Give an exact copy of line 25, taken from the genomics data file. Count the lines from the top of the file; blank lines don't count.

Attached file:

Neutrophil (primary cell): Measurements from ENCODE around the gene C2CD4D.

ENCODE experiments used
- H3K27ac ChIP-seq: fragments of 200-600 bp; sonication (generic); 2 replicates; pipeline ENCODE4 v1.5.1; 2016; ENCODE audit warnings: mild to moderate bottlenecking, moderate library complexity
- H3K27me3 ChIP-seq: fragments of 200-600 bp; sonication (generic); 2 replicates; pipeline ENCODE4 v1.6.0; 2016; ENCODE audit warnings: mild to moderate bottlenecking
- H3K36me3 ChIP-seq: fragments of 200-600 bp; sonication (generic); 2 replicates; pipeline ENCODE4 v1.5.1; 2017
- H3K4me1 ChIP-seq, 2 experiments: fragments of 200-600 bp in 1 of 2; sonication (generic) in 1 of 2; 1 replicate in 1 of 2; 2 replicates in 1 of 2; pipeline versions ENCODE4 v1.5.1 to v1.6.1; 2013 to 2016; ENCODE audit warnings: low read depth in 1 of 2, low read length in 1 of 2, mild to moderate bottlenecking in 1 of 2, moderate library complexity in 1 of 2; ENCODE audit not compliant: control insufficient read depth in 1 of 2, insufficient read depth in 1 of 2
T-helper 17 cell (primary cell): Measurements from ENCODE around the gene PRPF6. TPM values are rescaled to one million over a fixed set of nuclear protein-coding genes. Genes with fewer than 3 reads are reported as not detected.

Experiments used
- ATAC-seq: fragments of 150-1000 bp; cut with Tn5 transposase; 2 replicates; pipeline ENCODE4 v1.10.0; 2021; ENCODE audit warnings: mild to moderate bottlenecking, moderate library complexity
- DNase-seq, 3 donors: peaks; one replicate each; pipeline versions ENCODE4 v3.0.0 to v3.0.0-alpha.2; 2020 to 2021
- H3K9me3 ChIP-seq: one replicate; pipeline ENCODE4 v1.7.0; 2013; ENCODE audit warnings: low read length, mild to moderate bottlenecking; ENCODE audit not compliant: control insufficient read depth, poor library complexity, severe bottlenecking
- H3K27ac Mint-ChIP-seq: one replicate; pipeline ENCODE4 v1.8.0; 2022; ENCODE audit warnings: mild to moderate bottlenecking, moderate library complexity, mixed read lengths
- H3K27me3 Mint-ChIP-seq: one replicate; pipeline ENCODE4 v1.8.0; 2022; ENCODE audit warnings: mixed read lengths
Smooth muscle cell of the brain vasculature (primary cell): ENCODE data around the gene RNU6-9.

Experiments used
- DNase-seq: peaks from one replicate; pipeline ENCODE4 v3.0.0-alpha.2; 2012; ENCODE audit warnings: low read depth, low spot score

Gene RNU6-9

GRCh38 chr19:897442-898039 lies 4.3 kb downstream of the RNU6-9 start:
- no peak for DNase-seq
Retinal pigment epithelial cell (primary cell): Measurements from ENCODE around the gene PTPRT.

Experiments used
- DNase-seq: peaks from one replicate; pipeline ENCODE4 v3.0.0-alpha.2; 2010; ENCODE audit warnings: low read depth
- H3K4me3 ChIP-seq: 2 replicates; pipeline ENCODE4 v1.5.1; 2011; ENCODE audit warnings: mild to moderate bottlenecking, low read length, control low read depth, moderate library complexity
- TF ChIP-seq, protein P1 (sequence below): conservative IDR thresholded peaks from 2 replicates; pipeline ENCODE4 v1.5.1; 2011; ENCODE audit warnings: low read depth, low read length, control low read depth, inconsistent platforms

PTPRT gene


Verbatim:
PTPRT gene